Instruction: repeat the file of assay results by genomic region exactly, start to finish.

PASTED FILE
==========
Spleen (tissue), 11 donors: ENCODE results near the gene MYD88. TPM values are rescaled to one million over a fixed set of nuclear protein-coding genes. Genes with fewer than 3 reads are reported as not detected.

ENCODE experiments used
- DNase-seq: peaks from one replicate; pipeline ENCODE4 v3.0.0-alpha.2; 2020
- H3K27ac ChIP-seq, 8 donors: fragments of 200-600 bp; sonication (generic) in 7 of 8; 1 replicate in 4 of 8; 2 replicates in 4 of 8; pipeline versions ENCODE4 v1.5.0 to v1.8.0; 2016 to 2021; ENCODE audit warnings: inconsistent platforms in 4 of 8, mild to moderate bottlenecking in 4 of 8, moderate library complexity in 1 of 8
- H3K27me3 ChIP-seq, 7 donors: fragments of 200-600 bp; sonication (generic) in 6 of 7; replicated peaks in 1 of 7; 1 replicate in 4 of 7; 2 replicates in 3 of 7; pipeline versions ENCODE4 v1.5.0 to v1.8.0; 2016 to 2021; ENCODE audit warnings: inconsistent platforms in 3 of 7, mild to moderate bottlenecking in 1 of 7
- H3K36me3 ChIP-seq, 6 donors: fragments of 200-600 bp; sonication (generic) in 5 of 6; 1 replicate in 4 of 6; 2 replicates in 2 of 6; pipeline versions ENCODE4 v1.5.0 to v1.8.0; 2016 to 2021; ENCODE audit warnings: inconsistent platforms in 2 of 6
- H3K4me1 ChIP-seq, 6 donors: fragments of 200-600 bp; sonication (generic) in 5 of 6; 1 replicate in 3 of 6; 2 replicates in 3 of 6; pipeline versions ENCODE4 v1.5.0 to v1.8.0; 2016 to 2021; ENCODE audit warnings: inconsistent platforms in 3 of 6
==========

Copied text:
Spleen (tissue), 11 donors: ENCODE results near the gene MYD88. TPM values are rescaled to one million over a fixed set of nuclear protein-coding genes. Genes with fewer than 3 reads are reported as not detected.

ENCODE experiments used
- DNase-seq: peaks from one replicate; pipeline ENCODE4 v3.0.0-alpha.2; 2020
- H3K27ac ChIP-seq, 8 donors: fragments of 200-600 bp; sonication (generic) in 7 of 8; 1 replicate in 4 of 8; 2 replicates in 4 of 8; pipeline versions ENCODE4 v1.5.0 to v1.8.0; 2016 to 2021; ENCODE audit warnings: inconsistent platforms in 4 of 8, mild to moderate bottlenecking in 4 of 8, moderate library complexity in 1 of 8
- H3K27me3 ChIP-seq, 7 donors: fragments of 200-600 bp; sonication (generic) in 6 of 7; replicated peaks in 1 of 7; 1 replicate in 4 of 7; 2 replicates in 3 of 7; pipeline versions ENCODE4 v1.5.0 to v1.8.0; 2016 to 2021; ENCODE audit warnings: inconsistent platforms in 3 of 7, mild to moderate bottlenecking in 1 of 7
- H3K36me3 ChIP-seq, 6 donors: fragments of 200-600 bp; sonication (generic) in 5 of 6; 1 replicate in 4 of 6; 2 replicates in 2 of 6; pipeline versions ENCODE4 v1.5.0 to v1.8.0; 2016 to 2021; ENCODE audit warnings: inconsistent platforms in 2 of 6
- H3K4me1 ChIP-seq, 6 donors: fragments of 200-600 bp; sonication (generic) in 5 of 6; 1 replicate in 3 of 6; 2 replicates in 3 of 6; pipeline versions ENCODE4 v1.5.0 to v1.8.0; 2016 to 2021; ENCODE audit warnings: inconsistent platforms in 3 of 6